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Slightly disappointing but nothing disastrous that can’t be turned around on a good day.ReplyDelete
The main thing I’d take from this is a reminder that polls commissioned by The National aren’t worth the paper they’re printed on.
That's a bit harsh - to the best of my knowledge the one in January was the first one they've ever commissioned themselves. I'm puzzled as to why they chose a relatively untested firm like Find Out Now, especially as it seems Find Out Now can't do the weightings and they had to be done externally, but maybe it was a costs issue.Delete
Fair enough. I guess their resources are limited. I often wonder how many journalistic staff they have. Their front page is always pure headlines with literally zero prose below the headline.Delete
I'm pretty sure that's an intentional design / stylistic choice that they stick with for consistency. Their staff may be limited but I don't think there'd be any problem putting prose on the front page if they wanted to.Delete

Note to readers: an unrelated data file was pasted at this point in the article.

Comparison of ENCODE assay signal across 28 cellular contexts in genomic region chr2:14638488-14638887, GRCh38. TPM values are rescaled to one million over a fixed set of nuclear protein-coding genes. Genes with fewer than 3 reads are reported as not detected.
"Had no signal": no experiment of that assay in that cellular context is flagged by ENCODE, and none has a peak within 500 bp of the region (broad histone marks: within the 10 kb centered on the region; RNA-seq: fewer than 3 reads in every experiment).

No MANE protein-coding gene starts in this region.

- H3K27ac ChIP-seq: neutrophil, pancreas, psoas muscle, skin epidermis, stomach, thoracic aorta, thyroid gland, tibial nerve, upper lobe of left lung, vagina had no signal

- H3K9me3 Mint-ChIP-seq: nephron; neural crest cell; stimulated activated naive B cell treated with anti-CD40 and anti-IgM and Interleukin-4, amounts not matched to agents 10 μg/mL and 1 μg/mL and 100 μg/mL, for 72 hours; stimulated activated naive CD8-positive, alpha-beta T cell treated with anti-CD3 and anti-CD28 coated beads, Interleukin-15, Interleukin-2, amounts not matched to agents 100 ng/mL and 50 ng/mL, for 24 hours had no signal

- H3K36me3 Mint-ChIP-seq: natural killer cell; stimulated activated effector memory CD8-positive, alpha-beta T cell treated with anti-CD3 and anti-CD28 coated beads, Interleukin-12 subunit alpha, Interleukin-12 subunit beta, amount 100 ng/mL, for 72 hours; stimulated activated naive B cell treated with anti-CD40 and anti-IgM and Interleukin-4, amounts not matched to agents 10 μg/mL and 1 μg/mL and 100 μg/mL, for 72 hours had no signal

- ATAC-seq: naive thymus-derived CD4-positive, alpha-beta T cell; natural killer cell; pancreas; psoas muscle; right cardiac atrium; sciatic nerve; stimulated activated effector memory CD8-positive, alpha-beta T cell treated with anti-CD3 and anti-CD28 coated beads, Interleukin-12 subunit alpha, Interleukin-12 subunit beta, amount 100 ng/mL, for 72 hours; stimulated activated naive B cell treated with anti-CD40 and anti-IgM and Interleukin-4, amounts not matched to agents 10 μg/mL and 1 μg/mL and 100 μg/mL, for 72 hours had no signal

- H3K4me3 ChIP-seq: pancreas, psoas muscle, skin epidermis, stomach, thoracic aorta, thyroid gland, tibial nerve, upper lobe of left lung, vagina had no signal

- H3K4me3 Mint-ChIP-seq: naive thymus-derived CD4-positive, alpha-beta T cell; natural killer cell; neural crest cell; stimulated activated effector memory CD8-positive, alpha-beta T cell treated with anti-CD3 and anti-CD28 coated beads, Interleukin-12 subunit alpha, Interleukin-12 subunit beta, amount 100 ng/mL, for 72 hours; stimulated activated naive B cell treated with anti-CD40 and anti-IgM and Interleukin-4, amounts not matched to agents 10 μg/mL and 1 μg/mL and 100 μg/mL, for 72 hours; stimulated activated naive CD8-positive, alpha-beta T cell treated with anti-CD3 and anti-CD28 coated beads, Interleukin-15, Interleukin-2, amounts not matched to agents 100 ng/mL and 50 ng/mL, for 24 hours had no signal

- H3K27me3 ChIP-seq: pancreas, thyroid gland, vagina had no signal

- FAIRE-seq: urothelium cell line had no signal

How will Stuart Campbell react to these results? I think we know. He is always energised by results that are poor for independence, and his energy is drained by results that are good for independence. The guy is a unionist. Like him or loathe him, let's at least drop the silly pretence that he's still an independence supporter.ReplyDelete
In other news, it's like the last days in the bunker as Campbell posts his TWENTIETH obsessed Wings post in a row about trans people. He didn't even stop at...Delete
The SNP vote holding up fairly well despite full on anti-SNP/Independence media over the past month.ReplyDelete
A very diplomatic way of saying "Wings and others"!Delete
Wings is a unionist site. It's interesting that the party Campbell now supports wants to take the UK out of the European Court of Human Rights. He's happy with that ?Delete